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    Re: Averaging
    From: Alexandre Eremenko
    Date: 2004 Oct 21, 16:00 -0500

    Thanks to all who participated in the
    Averging discussion.
    
    Now I can formulate the following Rules:
    Suppose you are averaging altitudes over
    an intevral of 5 minutes.
    
    1. If the body is 20 degrees away from the meridian,
    the error due to nin-linearity does not exceed 0.25'.
    2. If the body is 10 degrees away from the meridian,
    the error due to non-linearity does not exceed 0.5'.
    3. If the altitude of the body is at most 70d,
    the error due to non-linearity does not exceed 0.5',
    no matter what the hour angle is.
    4. If the altitude is at most 60d, the error does not exceed
    0.3', no matter what the hour angle is.
    
    Thus the "worst case scenario" mentioned by Herbert Prinz
    is indeed the worst. Moreover, this is essentially the
    ONLY bad scenario for averaging: measuring a large altitude
    close to the meridian.
    
    Once more: DO NOT average if the altitude is more than 60d
    AND the body bearing is within 2 compass points of N or S.
    In ALL OTHER cases, averaging helps to increase precision.
    
    Few fords for "mathematically inclined" on how this was obtained.
    The problem is to estimate the non-linearity of
    altitude that comes from the formula
    (1)  sinA=sinDsinL+cosDcosLcost,
    where A,D,L and t are altitude, declination, latitude and LHA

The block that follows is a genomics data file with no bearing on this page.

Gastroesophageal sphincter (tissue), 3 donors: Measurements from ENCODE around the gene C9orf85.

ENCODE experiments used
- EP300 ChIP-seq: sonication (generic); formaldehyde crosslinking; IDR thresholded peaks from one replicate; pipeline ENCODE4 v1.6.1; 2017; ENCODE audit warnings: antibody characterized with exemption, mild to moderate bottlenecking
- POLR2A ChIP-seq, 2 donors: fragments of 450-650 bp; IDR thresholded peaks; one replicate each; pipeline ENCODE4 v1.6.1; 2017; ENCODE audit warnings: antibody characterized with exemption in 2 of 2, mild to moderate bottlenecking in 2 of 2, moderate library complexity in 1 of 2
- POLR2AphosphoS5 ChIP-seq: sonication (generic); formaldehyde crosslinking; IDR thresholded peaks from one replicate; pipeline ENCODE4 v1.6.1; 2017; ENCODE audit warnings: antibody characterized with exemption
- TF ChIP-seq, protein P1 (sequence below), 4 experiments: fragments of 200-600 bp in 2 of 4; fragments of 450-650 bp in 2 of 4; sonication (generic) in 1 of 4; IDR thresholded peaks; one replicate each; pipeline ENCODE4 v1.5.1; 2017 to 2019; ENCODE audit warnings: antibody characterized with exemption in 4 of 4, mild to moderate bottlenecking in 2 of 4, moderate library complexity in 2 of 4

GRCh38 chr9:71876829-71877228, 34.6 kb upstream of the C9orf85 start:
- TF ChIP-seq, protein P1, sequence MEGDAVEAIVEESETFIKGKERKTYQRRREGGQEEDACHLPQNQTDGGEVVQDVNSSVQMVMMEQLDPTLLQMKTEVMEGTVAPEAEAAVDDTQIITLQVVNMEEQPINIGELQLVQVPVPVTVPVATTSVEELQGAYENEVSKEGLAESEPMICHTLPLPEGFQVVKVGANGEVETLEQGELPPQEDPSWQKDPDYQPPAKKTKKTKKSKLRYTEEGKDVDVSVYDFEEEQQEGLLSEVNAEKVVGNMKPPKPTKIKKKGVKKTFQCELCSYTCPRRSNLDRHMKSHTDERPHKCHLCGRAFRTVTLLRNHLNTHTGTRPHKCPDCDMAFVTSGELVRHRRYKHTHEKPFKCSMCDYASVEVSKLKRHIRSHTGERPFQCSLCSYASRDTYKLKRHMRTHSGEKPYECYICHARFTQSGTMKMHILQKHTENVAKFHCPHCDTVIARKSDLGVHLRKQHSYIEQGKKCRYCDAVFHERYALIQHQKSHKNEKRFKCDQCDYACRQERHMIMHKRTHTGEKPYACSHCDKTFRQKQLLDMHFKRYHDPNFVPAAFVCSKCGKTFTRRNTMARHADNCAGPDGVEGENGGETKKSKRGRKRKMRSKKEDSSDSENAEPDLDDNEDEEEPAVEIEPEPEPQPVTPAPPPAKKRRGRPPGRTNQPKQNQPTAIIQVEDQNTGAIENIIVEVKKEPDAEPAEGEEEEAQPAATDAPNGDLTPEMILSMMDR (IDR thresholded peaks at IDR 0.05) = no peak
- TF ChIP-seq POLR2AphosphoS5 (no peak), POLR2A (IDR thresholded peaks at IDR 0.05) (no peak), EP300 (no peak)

respectively.
    It is easily seen that L and D change slowly and approximately linearly
    (I assume we are on a boat, not an airplane!), so t is the fastest
    variable in the formula. Moreover, t changes linearly for all practical
    purposes.
    
    So I estimate the non-linearity of A(t), assuming D and L fixed.
    Let t_0 be the middle of our 5-minute interval.
    By Taylor formula,
    A(t_0+h)=A(t_0)+hA'(t_0)+(h^2/2)A''(t_0)+...=linear part + the error term.
    We need an estimate for the error term.
    We have |h|<2.5 min=0.0109 rad, so
    h^2<0.000118 rad=0.4'.
    It remains to estimate the second derivative A''.
    To do this, one differentiates the main formula twice.
    (sorry, I omit the expression for the second derivative,
    but it is easy to derive).
    Now for |A|<60 deg, the expression is easy to estimate
    by hand. But in general, i just did it on computer, (running Matlab,
    but any other soft will do the job).
    The results are:
    |A"|<2.4 if 10deg
       
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